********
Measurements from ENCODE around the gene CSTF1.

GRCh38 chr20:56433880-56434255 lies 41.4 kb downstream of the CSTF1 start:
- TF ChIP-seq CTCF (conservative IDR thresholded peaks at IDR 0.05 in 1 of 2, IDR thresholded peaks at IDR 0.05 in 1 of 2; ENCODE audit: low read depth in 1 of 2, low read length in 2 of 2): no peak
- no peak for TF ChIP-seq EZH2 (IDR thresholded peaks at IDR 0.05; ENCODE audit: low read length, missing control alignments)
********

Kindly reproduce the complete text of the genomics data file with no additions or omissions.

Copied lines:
Measurements from ENCODE around the gene CSTF1.

GRCh38 chr20:56433880-56434255 lies 41.4 kb downstream of the CSTF1 start:
- TF ChIP-seq CTCF (conservative IDR thresholded peaks at IDR 0.05 in 1 of 2, IDR thresholded peaks at IDR 0.05 in 1 of 2; ENCODE audit: low read depth in 1 of 2, low read length in 2 of 2): no peak
- no peak for TF ChIP-seq EZH2 (IDR thresholded peaks at IDR 0.05; ENCODE audit: low read length, missing control alignments)